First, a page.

Tell them how much they mean to you and how much you care about them.
In the meantime, do you have a touching story? I’d love to hear it. Please hit reply and let me know what you’ve learned in life about showing gratitude.
Attacking the Dragon in its Lair Before it Eats You:
A Discussion of meaningful philosophy, psychological health and societal Improvement – by dr. Jordan Peterson
Have you been told you need more vitamin D? Healthcare practitioners are increasingly aware of the risks of low vitamin D levels, but many are not aware that high levels of vitamin D can have toxic effects. Read on to learn the risks of over-supplementation, what factors determine your optimal vitamin D level, and the many reasons to get sunlight exposure beyond just vitamin D.
Source: Vitamin D: More Is Not Better
Our modern lifestyles provide nearly endless sources of distraction. Not surprisingly, recent research has shown that this constant input has a significant impact on our health. Read on to learn more about how distraction is literally rewiring our brains, and what you can do to protect yourself.
Studies have shown that increased use of a smartphone is associated with anxiety, depression, and sleep disturbance in adolescents and adults (2, 3). Other studies have shown a relationship between problematic internet use and electronic gaming and psychological distress and problem behavior in youths (4).
In short, the greater the opportunities for distraction become, the greater the necessity for a practice that centers our attention in the present moment and counteracts the negative consequences of our increasingly fragmented attention.
Mindfulness is one such practice.
When David Sedaris purchased his Fibit last summer, this small piece of technology inspired him to walk after dinner instead of sitting on the couch. When his Fitbit died, however, walking became pointless without the steps being counted or measured. Sound familiar?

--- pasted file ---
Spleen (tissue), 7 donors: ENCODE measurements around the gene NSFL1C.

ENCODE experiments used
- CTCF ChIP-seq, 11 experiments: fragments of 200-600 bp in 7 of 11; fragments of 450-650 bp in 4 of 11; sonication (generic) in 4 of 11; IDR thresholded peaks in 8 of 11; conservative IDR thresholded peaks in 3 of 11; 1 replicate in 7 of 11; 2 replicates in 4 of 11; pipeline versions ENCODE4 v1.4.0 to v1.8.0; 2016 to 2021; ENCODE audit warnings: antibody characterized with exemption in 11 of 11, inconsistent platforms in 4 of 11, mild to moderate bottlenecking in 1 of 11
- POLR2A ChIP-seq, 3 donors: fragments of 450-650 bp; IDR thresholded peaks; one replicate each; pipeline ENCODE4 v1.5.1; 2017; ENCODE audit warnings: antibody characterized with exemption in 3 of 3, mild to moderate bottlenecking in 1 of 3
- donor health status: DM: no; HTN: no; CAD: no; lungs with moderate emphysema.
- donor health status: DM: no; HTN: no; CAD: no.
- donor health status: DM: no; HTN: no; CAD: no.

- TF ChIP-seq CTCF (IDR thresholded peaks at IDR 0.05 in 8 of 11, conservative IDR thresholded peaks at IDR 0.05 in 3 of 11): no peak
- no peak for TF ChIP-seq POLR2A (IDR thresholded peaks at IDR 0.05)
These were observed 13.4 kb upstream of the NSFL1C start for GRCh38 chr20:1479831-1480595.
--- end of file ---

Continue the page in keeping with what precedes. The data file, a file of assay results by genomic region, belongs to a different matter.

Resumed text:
Two hours on the row machine, like Frank Underwood does, will not cancel out the pizza you ate during your House of Cards binge.
I equate using a fitness tracker or food calorie tracker as a marker of dishonesty with ourselves. We are missing a pivotal step: self-reflection. It’s really easy to buy a Nike Fuel band and wear it. It’s much harder, however, to get deep with yourself.
Fitness apps are a flawed, abbreviated version of this self-reflection process. They focus too much on the number of steps, calories, or distance traveled. Fitness tracking devices distract us from what really needs to happen: we need to look at ourselves naked in the mirror and have an honest conversation with our naked self about the status of our health. From a weight-loss standpoint, it’s critical. Then let’s unplug the TV, peel ourselves off the couch (if not get rid of both the TV and couch), and buy a few free weights and a yoga mat before throwing down for a fitness tracker. The cost is about the same, but the impacts couldn’t be more different.
Read entire article at The Dark Side of Your Fitbit And Fitness App DocNews.